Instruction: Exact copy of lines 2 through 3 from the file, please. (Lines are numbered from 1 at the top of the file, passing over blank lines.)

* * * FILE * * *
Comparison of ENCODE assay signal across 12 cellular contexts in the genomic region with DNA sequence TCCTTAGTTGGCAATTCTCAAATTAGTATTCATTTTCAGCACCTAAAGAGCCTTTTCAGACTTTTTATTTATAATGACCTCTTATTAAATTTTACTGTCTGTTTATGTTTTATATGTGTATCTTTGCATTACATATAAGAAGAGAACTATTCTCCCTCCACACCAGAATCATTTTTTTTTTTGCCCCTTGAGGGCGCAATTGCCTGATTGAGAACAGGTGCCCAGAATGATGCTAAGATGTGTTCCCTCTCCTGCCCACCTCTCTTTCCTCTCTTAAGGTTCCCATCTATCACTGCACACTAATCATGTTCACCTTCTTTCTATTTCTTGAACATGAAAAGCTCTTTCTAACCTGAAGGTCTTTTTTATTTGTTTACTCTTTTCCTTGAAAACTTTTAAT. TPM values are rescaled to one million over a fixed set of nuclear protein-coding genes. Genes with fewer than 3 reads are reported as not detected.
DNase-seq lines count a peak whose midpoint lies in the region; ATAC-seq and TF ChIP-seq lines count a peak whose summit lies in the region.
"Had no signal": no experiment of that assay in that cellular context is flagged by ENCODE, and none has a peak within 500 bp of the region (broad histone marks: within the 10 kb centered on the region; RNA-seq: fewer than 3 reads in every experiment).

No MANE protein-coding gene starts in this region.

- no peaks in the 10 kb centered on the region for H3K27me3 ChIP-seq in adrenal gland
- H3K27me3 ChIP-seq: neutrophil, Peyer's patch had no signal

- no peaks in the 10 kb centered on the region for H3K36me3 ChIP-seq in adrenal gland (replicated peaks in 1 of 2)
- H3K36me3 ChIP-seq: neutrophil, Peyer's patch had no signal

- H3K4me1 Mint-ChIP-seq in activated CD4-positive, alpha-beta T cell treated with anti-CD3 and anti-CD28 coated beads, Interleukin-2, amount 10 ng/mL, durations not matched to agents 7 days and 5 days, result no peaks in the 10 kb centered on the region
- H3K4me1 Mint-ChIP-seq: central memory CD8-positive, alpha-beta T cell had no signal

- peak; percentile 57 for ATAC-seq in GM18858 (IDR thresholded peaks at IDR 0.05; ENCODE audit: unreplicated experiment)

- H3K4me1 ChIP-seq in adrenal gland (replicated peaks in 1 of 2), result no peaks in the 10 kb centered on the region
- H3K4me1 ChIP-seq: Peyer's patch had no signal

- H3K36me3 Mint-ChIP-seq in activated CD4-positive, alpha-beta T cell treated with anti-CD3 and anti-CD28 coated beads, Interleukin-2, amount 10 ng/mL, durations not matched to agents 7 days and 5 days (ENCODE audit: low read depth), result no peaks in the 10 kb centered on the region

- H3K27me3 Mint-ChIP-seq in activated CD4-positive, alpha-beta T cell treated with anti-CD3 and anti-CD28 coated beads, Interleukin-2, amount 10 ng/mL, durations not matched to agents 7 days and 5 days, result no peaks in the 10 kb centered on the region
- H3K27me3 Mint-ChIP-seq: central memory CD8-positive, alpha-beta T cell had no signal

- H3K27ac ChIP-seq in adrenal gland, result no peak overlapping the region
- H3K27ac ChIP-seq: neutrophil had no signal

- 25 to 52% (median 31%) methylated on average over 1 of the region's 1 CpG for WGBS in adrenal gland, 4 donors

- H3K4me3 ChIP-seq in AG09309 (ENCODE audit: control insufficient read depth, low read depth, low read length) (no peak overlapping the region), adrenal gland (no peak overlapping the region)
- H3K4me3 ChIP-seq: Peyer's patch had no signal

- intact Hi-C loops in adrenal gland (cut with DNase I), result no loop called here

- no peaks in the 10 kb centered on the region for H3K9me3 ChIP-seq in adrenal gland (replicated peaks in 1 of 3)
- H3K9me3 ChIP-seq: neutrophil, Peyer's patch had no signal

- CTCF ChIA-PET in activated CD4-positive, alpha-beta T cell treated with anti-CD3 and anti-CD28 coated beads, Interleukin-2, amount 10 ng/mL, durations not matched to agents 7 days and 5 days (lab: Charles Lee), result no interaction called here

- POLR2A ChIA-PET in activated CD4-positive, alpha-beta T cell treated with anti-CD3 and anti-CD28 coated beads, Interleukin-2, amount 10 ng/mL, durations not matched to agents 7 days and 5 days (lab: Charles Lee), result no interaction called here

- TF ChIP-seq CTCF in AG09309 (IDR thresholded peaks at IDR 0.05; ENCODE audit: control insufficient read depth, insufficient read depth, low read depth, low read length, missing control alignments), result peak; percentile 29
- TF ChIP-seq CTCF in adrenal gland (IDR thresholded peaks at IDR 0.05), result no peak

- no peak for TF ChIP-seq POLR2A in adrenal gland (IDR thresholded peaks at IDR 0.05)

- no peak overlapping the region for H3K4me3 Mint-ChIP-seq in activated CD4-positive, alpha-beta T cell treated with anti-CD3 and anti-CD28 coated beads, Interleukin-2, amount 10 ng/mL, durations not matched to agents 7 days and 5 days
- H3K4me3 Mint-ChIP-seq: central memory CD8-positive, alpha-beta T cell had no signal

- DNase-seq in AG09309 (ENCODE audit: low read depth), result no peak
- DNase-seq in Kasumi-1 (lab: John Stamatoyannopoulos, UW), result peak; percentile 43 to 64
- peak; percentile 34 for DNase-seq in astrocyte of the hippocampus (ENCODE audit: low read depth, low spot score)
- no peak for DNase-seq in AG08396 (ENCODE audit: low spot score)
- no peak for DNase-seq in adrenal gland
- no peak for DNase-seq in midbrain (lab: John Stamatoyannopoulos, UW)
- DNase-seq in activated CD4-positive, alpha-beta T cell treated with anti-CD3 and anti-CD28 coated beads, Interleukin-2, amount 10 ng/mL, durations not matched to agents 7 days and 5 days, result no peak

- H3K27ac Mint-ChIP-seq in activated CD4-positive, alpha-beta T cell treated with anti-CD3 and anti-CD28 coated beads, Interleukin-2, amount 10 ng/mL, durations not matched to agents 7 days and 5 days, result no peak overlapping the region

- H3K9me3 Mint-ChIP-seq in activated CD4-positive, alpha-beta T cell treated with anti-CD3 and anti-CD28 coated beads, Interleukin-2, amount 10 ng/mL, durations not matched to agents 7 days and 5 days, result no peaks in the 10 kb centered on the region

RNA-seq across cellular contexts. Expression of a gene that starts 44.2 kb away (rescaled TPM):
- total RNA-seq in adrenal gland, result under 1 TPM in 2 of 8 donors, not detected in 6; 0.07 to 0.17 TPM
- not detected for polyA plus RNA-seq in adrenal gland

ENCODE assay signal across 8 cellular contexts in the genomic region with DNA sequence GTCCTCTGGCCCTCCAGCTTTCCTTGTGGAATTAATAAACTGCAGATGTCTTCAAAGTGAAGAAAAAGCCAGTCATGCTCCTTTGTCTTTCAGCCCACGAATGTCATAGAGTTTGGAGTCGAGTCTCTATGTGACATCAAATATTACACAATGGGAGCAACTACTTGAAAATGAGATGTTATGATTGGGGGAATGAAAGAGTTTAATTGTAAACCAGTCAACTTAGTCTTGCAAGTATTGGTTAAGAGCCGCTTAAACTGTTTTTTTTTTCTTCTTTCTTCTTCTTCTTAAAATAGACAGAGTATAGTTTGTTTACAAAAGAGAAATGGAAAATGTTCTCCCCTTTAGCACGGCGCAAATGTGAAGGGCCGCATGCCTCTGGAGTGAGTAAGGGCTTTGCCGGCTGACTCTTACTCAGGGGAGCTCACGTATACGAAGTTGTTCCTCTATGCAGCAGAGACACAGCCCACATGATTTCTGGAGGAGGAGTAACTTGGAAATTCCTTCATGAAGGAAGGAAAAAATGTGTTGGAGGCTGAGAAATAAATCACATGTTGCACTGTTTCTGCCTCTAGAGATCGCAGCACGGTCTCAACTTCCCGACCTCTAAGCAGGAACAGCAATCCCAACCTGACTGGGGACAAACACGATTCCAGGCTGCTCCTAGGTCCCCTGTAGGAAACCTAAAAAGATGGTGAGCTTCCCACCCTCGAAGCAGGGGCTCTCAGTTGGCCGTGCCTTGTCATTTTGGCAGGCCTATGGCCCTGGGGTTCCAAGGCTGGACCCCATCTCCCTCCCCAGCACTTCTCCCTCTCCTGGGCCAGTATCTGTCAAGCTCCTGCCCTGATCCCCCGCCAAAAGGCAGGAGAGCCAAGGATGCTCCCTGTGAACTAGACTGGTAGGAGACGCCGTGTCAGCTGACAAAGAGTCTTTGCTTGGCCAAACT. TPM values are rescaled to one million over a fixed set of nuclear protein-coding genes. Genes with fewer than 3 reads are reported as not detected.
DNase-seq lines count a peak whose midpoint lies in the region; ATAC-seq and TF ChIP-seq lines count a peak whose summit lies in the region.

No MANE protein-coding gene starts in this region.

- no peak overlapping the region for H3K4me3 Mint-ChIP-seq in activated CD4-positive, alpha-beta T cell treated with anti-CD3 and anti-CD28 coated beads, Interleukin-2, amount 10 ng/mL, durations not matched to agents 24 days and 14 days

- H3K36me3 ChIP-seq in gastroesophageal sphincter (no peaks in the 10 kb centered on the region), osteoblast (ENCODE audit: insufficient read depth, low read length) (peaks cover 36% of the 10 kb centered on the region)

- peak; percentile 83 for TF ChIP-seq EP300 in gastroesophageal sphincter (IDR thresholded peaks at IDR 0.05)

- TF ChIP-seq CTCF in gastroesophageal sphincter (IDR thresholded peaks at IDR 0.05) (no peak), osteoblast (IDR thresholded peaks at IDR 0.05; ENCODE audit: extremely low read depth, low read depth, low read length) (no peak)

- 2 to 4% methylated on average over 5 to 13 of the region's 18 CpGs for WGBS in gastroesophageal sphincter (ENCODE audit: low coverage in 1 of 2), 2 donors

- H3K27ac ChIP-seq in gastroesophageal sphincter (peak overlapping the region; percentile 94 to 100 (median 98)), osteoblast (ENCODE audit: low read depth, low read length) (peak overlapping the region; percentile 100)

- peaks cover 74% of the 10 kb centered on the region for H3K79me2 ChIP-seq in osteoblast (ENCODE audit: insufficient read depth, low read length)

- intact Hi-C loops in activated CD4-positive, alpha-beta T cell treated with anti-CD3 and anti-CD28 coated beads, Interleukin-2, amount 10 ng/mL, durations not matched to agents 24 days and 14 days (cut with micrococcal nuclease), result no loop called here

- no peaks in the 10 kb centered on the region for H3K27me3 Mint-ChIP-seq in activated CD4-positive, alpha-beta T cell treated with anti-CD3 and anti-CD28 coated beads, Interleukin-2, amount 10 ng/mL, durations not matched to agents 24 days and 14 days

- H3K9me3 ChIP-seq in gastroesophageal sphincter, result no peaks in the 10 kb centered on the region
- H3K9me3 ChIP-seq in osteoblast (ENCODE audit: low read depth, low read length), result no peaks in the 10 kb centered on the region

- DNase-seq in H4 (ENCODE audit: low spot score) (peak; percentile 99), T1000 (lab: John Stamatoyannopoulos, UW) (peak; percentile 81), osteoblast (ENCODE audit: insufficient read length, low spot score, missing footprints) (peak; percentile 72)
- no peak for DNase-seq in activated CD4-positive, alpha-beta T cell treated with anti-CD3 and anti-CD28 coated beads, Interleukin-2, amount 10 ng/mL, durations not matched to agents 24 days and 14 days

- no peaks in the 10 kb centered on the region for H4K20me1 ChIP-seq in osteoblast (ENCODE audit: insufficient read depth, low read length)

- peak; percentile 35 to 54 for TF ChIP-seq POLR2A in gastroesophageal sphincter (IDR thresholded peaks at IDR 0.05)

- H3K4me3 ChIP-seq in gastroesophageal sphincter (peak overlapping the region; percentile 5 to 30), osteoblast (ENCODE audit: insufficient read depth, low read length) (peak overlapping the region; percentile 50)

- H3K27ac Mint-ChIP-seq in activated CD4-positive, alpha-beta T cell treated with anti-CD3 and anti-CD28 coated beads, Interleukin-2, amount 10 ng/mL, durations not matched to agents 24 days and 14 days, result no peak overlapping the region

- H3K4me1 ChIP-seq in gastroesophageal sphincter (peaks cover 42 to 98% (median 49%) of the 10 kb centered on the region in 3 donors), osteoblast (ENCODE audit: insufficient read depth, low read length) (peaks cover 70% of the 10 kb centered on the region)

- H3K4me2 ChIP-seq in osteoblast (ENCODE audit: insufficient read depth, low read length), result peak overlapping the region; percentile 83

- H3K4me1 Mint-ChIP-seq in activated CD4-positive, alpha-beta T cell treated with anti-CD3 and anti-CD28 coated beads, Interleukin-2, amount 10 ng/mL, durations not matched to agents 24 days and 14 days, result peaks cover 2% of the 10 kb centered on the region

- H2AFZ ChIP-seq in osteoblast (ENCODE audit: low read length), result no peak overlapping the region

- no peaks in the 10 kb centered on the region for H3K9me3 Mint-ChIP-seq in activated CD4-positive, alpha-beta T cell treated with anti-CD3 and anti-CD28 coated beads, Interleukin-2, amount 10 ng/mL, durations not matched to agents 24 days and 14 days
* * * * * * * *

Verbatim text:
DNase-seq lines count a peak whose midpoint lies in the region; ATAC-seq and TF ChIP-seq lines count a peak whose summit lies in the region.
"Had no signal": no experiment of that assay in that cellular context is flagged by ENCODE, and none has a peak within 500 bp of the region (broad histone marks: within the 10 kb centered on the region; RNA-seq: fewer than 3 reads in every experiment).